When was the last time you used that old ear trumpet? No? You don’t use one? Because that technology is centuries old. Okay, I suppose that makes sense. Ear trumpets are a bit… archaic.
The basic shape of the modern hearing aid was designed in the 1950s. And for some reason, that’s the hearing aid which has become identified in our collective consciousness. But visualizing a hearing aid like this isn’t realistic because those old hearing aids are antiquated technology. To understand just how much better modern hearing aids are, we have to unshackle our imaginations.
The History of Hearing Aids
So that you can better recognize just how advanced hearing aids have become, it’s helpful to have some perspective about where they began. If we follow the history back far enough, you can probably find some form of hearing assistance device as far back as the 1500s (whether any of them ever actually helped you improve your hearing is probably unlikely).
The first somewhat effective hearing assistance apparatus was most likely the ear trumpet. This construct was shaped like, well, a long trumpet. The wide end pointed out and the narrow end was oriented inside your ear. These, um, devices weren’t really high tech, but they did provide some measurable help.
The real innovation came when someone invited electricity to the party. In the 1950s the hearing aid as we know it was created. They were fairly rudimentary, using transistors and large, antiquated batteries to get the job done. But these devices signify the birth of a hearing aid that could easily be worn and hidden. Admittedly, modern hearing aids may share the same shape and mission as those early 1950s designs–but their functionality goes light years beyond what was possible 70 years ago.
Hearing Aid’s Modern Features
Put simply, modern hearing aids are technological wonders. And they keep making improvements. Since the late twentieth century, modern hearing aids have been making use of digital technologies in some powerful ways. Power is the first and most important way. Modern hearing aids can store substantially more power into a much smaller space than their earlier predecessors.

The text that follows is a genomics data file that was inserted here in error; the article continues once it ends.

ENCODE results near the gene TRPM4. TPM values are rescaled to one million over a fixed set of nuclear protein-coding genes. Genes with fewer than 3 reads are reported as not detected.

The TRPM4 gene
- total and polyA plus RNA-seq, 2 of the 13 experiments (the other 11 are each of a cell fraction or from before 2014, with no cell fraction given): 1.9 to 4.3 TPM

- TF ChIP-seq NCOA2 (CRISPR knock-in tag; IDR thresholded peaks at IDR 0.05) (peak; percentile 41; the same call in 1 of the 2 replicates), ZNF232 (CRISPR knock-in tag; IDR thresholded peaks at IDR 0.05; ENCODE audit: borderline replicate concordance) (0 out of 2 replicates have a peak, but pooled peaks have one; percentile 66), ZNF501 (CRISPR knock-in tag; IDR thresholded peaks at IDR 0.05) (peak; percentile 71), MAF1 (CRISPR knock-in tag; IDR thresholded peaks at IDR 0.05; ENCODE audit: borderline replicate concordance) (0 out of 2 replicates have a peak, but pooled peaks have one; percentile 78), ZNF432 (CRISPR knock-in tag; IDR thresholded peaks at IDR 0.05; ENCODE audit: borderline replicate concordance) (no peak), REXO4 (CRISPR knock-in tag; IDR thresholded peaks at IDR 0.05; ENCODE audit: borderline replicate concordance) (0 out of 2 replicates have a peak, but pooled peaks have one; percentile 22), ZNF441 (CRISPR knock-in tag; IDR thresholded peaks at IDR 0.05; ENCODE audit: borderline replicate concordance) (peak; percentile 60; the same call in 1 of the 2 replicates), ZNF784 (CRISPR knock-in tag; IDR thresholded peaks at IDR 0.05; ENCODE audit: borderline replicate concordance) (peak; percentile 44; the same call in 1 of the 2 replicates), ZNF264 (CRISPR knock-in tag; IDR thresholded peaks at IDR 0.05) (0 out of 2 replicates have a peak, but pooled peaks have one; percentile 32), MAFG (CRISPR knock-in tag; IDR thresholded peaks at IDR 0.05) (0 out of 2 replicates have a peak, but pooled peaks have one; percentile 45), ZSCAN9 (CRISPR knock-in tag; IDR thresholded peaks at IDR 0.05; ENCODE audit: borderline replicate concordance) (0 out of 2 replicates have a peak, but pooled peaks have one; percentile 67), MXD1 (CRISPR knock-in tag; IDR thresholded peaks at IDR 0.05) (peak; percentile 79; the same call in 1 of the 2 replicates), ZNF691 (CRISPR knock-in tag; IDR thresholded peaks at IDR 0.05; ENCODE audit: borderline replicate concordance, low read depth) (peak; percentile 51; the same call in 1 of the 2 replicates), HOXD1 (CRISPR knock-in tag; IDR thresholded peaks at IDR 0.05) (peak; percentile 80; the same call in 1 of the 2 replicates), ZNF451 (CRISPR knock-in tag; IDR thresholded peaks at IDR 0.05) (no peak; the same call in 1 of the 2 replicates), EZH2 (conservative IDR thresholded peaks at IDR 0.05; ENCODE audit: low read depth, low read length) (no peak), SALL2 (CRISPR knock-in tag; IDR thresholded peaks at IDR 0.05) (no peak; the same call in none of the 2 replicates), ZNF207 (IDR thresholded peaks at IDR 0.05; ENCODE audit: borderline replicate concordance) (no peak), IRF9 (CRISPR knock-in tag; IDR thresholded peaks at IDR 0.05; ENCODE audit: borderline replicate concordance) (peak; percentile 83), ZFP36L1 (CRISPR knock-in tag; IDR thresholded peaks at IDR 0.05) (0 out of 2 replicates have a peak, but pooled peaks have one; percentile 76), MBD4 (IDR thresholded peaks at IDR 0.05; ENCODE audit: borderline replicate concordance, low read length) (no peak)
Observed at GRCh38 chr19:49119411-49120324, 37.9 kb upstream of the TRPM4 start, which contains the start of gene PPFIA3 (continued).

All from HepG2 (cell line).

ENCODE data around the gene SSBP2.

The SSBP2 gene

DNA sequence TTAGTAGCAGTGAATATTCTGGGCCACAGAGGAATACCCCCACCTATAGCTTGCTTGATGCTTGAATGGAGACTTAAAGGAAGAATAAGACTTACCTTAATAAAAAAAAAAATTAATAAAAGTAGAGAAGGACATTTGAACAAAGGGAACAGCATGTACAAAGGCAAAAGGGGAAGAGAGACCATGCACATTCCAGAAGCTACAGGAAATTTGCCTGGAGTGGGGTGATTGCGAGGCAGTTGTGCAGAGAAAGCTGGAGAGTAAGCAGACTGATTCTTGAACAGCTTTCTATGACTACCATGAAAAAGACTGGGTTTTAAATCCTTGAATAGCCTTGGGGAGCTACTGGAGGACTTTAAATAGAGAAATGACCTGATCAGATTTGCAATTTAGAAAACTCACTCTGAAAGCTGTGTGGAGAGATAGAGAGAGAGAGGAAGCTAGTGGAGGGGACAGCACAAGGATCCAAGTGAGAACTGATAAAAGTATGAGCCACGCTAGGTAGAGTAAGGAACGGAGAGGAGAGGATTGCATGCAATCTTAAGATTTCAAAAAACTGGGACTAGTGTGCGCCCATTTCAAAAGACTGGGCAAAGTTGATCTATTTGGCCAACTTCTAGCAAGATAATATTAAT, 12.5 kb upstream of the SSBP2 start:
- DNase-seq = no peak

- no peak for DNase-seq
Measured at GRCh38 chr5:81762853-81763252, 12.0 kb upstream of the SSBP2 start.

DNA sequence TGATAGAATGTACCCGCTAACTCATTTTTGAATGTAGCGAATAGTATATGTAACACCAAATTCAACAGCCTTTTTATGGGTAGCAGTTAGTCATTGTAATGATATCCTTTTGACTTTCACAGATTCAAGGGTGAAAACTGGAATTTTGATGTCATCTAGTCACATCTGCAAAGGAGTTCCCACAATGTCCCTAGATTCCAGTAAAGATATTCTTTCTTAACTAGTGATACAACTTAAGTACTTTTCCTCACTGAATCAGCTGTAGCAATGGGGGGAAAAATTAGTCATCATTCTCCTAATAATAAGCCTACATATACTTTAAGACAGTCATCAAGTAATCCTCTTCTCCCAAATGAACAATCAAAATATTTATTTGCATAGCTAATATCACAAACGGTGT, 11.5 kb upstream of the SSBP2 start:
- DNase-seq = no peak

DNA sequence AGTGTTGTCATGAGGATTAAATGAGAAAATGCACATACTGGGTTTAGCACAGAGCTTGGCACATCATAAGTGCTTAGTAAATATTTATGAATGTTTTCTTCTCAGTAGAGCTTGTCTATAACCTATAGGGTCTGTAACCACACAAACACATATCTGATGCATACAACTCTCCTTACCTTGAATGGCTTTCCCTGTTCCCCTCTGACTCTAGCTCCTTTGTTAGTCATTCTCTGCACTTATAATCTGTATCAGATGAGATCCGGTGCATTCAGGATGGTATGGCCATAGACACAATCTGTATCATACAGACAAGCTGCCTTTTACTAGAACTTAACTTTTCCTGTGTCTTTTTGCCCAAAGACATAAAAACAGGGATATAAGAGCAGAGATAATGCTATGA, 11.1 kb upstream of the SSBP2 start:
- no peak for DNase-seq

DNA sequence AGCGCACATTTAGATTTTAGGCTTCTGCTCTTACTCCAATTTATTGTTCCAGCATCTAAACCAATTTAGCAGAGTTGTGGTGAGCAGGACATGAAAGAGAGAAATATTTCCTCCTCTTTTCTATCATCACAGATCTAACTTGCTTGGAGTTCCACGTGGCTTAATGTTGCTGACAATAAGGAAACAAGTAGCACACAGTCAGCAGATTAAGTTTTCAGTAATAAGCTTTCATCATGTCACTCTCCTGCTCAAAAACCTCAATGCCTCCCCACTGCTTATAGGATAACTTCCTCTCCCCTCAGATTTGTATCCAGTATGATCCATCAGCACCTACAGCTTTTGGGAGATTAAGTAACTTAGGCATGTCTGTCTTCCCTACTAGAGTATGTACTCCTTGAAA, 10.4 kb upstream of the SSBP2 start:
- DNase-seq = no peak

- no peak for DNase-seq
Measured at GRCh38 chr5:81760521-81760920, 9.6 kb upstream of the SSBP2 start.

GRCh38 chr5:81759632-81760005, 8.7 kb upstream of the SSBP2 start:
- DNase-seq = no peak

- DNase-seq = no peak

And a number of cutting-edge advances come with greater power:
- Speech recognition: For many hearing aid owners, the biggest goal of these devices is to assist in communication. Isolating and boosting voices, then, is a principal feature of the software of many hearing aids–from a crowded restaurant to an echo-y meeting hall, this feature is useful in many situations.
- Selective amplification: Hearing loss does not occur through all frequencies and wavelengths uniformly. Perhaps low frequency sound gets lost (or vice versa). Modern hearing aids can be programmed to boost only those sounds that you can’t hear so well, producing a much more effective hearing aid.
- Bluetooth connectivity: Modern hearing aids are now able to connect to all of your Bluetooth devices. You will utilize this feature on a daily basis. Old style hearing aids, for example, would have aggravating feedback when you would attempt to talk on the phone. When you connect to your cellphone using Bluetooth, the transition is simple and communication is easy. This applies to a wide variety of other scenarios involving electronic devices. This means simple, feedback free connection to your music, TV, etc.
- Health monitoring: Contemporary hearing aids are also able to incorporate sophisticated health monitoring software into their settings. For example, some hearing aids can detect whether you’ve had a fall. Other functions can count your steps or give you exercise support.
- Construction: Modern hearing aids are normally made of high tech materials, so they feel more comfortable. These new materials permit hearing aids to be lighter and more heavy-duty at the same time. And by adding long-lasting, rechargeable batteries, it’s easy to see how not just the inside–but the outside–of hearing aids have improved over the years.
Just like rotary phones no longer represent long-distance communication, older hearing aids no longer represent what these devices are. Hearing aids have changed a lot. And that’s a good thing–because now they’re even better.